41_50_714_BB and crew

[Buffalo Bill’s Wild West], photographer unknown, ca. 1895. Museum of the City of New York. 41.50.714


 

45_271_156_BB in buckskin suit

[Buffalo Bill on horseback], photographer unknown, ca. 1895. Museum of the City of New York. 45.271.156

Buffalo Bill’s legacy often blurs the line between fact and fiction; yet he truly did establish himself as a talented marksman and scout on the frontier before he transformed into a charming showman. His Wild West show subsequently relied on his knowledge of the West to gain popularity, but he also depended on urban environments, like New York, which allowed his spectacle to flourish. In the end, he was a man at ease in the saddle or in a suit.

37_298_12_BB on Horse

William F. Cody on Horseback, photographer unknown, ca. 1895. Museum of the City of New York. 37.298.12

45_271_151_BB in suit

William F. Cody (Buffalo Bill), Marceau, ca. 1915. Museum of the City of New York. 45.271.151

[1] Warren, Louis S., Buffalo Bill’s America: William Cody and the Wild West Show (New York: Alfred A. Knopf, 2005), 441.

[2] Ibid., 254

[3] PBS, Wild West in New Yorkhttp://www.nps.gov/thri/theodorerooseveltbio.htm (December 31, 2014)

[4]  Warren, Louis S., Buffalo Bill’s America: William Cody and the Wild West Show (New York: Alfred A. Knopf, 2005), 255.

[5] Ibid., 256

[6] Ibid., 437

[7] Ibid., 443

[8] Ibid., 439

Urban Woodsman: Theodore Roosevelt and his Buckskin Suit

Traversing the Dakota back country atop his horse, a young Theodore Roosevelt arrived at a “desolate, little mud-roofed hut” belonging to Mrs. Maddox [1]. She “had acquired some fame in the region . . . by her skill in making buckskin shirts,” and the future president had arrived at her home to obtain a shirt of his very own [2].

In memory of Theodore Roosevelt’s birth (October 27, 1858), this post offers a glimpse, not at the future New York Police Commissioner or the Rough Rider, nor the New York Governor or future President, but at the young man who strove to model himself as a rugged frontiersman.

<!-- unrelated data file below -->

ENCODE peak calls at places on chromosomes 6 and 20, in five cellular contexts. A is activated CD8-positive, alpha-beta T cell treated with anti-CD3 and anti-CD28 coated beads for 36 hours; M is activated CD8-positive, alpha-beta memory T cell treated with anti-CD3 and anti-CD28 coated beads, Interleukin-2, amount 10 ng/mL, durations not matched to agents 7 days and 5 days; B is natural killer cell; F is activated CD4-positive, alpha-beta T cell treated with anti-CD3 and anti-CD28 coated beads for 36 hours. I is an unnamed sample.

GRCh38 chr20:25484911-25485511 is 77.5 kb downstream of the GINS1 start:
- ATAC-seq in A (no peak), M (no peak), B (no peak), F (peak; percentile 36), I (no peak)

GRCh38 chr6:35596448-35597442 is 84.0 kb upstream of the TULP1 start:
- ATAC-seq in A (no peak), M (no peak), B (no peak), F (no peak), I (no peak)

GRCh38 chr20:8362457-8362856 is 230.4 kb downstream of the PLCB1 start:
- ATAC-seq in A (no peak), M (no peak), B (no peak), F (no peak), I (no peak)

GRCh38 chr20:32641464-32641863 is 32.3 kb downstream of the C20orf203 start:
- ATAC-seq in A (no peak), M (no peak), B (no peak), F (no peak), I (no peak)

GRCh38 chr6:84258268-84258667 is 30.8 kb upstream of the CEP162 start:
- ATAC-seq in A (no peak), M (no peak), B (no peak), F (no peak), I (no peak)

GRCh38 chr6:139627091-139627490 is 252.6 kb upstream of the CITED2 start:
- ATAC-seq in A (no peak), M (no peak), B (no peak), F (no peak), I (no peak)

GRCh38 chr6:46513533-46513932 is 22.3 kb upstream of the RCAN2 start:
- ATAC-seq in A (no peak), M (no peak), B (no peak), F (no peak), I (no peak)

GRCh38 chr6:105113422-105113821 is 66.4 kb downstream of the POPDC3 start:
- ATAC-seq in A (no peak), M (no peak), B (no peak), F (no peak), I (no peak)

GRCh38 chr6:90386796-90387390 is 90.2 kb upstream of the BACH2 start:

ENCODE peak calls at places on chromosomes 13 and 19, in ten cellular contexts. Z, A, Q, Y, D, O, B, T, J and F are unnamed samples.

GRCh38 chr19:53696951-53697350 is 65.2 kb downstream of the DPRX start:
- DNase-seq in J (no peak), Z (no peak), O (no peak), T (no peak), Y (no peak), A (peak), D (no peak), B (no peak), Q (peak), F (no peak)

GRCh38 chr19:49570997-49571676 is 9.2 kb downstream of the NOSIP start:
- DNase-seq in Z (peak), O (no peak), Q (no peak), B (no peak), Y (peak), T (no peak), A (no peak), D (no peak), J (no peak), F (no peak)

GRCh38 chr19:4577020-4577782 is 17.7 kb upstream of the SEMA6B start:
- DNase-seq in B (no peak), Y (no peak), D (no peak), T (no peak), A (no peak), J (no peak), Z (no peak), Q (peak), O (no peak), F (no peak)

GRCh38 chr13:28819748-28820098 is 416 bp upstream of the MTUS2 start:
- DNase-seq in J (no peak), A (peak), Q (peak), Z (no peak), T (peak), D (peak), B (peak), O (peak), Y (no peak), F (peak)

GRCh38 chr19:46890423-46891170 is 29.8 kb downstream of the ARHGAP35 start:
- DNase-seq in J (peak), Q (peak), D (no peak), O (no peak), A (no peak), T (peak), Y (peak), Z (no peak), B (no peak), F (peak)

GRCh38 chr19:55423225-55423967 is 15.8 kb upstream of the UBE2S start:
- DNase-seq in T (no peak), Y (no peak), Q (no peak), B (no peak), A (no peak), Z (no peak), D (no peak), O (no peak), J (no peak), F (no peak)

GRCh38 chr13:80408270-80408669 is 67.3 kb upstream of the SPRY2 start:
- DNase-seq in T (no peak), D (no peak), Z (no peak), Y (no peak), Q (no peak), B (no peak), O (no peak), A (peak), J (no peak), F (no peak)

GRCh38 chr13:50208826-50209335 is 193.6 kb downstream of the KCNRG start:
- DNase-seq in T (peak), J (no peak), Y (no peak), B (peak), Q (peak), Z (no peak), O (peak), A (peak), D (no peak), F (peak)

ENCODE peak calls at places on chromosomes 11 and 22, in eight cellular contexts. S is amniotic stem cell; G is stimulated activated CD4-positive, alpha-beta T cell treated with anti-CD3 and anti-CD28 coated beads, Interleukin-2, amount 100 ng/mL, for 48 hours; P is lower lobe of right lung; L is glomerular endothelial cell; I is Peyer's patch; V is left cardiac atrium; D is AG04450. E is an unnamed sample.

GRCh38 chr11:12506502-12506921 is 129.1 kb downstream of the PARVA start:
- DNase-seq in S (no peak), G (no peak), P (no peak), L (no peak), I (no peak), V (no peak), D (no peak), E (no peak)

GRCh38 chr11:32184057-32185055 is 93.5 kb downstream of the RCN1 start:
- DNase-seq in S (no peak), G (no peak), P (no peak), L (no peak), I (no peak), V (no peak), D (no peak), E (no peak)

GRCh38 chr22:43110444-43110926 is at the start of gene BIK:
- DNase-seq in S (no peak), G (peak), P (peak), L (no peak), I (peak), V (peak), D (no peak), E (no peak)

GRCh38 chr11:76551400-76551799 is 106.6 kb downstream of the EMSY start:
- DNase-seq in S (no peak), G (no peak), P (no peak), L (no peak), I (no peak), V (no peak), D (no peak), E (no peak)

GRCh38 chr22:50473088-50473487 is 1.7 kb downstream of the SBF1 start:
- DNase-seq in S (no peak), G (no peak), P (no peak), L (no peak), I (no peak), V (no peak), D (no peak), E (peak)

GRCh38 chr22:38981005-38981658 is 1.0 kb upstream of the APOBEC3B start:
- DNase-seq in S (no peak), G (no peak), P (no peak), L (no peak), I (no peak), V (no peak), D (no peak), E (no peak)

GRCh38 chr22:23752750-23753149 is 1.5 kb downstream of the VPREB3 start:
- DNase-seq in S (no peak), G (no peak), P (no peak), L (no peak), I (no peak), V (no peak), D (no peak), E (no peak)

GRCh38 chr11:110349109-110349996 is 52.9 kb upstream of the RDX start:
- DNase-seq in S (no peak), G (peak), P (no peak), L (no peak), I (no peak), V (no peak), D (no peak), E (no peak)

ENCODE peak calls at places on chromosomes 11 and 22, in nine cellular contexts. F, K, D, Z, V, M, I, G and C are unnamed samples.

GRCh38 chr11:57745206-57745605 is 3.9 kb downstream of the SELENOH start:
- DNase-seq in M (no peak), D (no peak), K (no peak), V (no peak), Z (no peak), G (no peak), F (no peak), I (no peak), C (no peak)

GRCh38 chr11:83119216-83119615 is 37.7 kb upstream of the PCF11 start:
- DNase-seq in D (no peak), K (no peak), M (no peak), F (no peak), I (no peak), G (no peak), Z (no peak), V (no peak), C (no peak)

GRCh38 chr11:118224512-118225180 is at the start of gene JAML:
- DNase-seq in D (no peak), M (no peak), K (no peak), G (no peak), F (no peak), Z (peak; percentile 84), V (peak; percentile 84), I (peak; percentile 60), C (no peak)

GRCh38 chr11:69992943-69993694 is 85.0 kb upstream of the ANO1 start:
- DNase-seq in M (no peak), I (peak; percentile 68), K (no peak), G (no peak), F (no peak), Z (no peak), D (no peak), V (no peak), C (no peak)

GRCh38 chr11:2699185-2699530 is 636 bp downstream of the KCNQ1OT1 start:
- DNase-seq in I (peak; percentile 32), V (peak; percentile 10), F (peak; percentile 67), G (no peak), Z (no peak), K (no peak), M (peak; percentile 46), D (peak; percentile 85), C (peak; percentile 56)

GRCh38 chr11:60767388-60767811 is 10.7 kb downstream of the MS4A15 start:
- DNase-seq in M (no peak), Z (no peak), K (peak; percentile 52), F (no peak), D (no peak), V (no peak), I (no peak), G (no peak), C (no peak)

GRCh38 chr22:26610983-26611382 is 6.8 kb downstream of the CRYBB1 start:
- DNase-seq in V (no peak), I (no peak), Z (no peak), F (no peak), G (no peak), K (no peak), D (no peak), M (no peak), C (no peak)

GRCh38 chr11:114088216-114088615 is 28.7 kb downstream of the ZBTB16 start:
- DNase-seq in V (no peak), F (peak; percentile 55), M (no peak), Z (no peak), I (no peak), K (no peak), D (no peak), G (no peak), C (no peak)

Pach Brothers. Theodore Roosevelt, ca. 1898. Museum of the City of New York. 32.152.4

Pach Brothers. Theodore Roosevelt, ca. 1898. Museum of the City of New York. 32.152.4

Born on East 20th Street in Manhattan, Roosevelt grew up as a sickly, yet privileged boy. Following his graduation from Harvard in 1880, he promptly married Alice Hathaway Lee, his first wife. Three years later, he made his first venture West to the Dakota badlands. Sadly, tragedy struck the following year when his wife and mother, Mittie, both died on Valentine’s Day 1884. Devastated, the young widower recorded his sorrow that night: “The light has gone out of my life,” he wrote in his diary [3]. In search of solace, he returned West to dedicate himself to ranching, while leaving his newly born daughter in the care of relatives.

East 20th Street. Theodore Roosevelt residence, restored.

Theodore Roosevelt’s birthplace on East 20th Street in Manhattan. Wurts Bros. East 20th Street. Theodore Roosevelt residence, restored, 1941. Museum of the City of New York. X2010.7.1.8170

 

Strohmeye and Wyman. Col. Theodore Roosevelt of the "Rough Riders" after his return from Cuba, 1898. Museum of the City of New York. F2012.58.1078

Strohmeyer & Wyman. Col. Theodore Roosevelt of the “Rough Riders” after his return from Cuba, 1898. Museum of the City of New York. F2012.58.1078

 

For Governor - Theodore Roosevelt, ca. 1899, in the Button Collection. Museum of the City of New York. 96.184.146

For Governor – Theodore Roosevelt, ca. 1899, in the Button Collection. Museum of the City of New York. 96.184.146

Jacob August Riis (1849-1914). Theodore Roosevelt when Governor of New York, 1898-1900, ca. 1899. Museum of the City of New York. 90.13.2.141

Jacob August Riis (1849-1914). Theodore Roosevelt when Governor of New York, 1898-1900, ca. 1899. Museum of the City of New York. 90.13.2.141